Here is another great vegan tamale recipe from my sister, Diane. Because it’s vegan, the recipe eliminates the Parmesan or Romano cheese found in most pesto recipes. This is also on our menu at Tamara’s Tamales, and it keeps our vegan customers happy. It’s also delicious made with carrots instead of potatoes. Cut four large carrots into strips and parboil them before assembling the tamales.
MAKES 12 TAMALES
1 very large potato, any type 3/4 cup olive oil 7 fresh jalapeños, deveined and seeded 3 large cloves garlic 1/4 cup toasted pine nuts 1 bunch cilantro 1/4 teaspoon salt 3 cups Vegan Masa (page 26)
Peel and cut the potato lengthwise into 1/4-inch “French fry” strips. Heat 1/4 cup of the olive oil in a skillet over medium heat, add the potato, and fry until browned on all sides, about 20 minutes. Set aside to cool.
In food processor, process the jalapeños, garlic, pine nuts, cilantro, remaining 1/2 cup olive oil, and salt until smooth.
Assemble the tamales (see pages 5-6), using 1/4 cup masa, 4 or 5 strips of potato, and 2 heaping tablespoons jalapeño pesto for each tamale. Transfer to a steamer and steam for 50 minutes.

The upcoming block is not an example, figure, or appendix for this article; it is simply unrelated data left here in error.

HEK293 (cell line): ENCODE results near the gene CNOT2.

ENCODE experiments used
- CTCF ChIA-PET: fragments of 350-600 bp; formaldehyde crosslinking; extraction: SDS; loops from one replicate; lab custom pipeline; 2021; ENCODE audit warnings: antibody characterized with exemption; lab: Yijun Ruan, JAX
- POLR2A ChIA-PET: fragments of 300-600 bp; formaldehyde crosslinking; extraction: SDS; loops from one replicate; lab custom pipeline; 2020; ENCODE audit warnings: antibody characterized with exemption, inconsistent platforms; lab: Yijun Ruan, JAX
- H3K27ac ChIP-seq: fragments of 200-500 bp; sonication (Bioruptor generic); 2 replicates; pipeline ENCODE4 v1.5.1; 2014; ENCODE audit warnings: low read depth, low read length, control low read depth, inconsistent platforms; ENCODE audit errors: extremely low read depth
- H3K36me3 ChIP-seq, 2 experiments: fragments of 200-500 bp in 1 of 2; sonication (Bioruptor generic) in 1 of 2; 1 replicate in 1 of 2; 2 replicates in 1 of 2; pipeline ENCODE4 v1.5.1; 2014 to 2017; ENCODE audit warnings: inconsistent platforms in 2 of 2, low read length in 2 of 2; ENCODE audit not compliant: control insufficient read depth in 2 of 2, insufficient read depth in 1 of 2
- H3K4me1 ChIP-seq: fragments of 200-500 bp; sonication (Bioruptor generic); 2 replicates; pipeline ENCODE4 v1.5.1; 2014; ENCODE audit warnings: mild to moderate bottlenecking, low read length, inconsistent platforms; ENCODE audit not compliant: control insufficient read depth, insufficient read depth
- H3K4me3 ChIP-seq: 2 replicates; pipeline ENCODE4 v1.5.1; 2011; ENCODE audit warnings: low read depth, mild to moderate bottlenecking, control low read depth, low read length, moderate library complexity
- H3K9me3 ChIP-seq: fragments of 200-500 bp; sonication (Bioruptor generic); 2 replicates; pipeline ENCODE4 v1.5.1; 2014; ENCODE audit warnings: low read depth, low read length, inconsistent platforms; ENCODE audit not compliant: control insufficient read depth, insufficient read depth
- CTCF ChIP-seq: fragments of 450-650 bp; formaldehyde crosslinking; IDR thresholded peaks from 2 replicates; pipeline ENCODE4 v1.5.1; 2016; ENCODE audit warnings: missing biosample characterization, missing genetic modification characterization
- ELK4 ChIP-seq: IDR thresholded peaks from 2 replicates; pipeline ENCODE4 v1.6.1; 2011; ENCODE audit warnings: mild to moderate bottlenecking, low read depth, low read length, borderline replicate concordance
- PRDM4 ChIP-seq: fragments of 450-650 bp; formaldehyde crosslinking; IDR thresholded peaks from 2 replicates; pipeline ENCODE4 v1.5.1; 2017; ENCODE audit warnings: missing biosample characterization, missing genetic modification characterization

This masa is for those who follow plant-based diets or just prefer using olive oil to lard or butter. You may also use this masa to make vegan pupusas and tortillas. The results have the same texture and excellent taste.
MAKES 30 TO 60 TAMALES, DEPENDING ON SIZE
1 cup margarine or vegetable shortening, chilled, or olive oil 21/2 pounds stone ground fresh masa (unprepared) 2 cups vegetable stock 11/2 teaspoons salt 2 to 4 tablespoons dried mushroom powder, store-bought or homemade (see Note)
If you use the margarine or shortening, place it in a mixing bowl and whip for 2 to 3 minutes, until light and fluffy.
Add the masa and beat for 1 minute more, then add the stock, a little at a time, then add the salt and mushroom powder to taste. Continue beating for 2 to 4 minutes, or until a pinch of masa floats to the top of a cup of water.
If using the olive oil, pour it into shallow casserole dish, cover, and place in the freezer for at least 24 hours.
Remove right before using. It should be frozen to the hard stage. The temperature and the dense, solidified consistency help the masa remain light and fluffy during cooking. Combine the frozen oil and the masa in a mixing bowl and beat together for 1 to 2 minutes. Add the stock a little at a time, then add the salt and mushroom powder and beat until light and fluffy, 4 to 5 minutes, or until a pinch of dough floats to the top of a cup of water.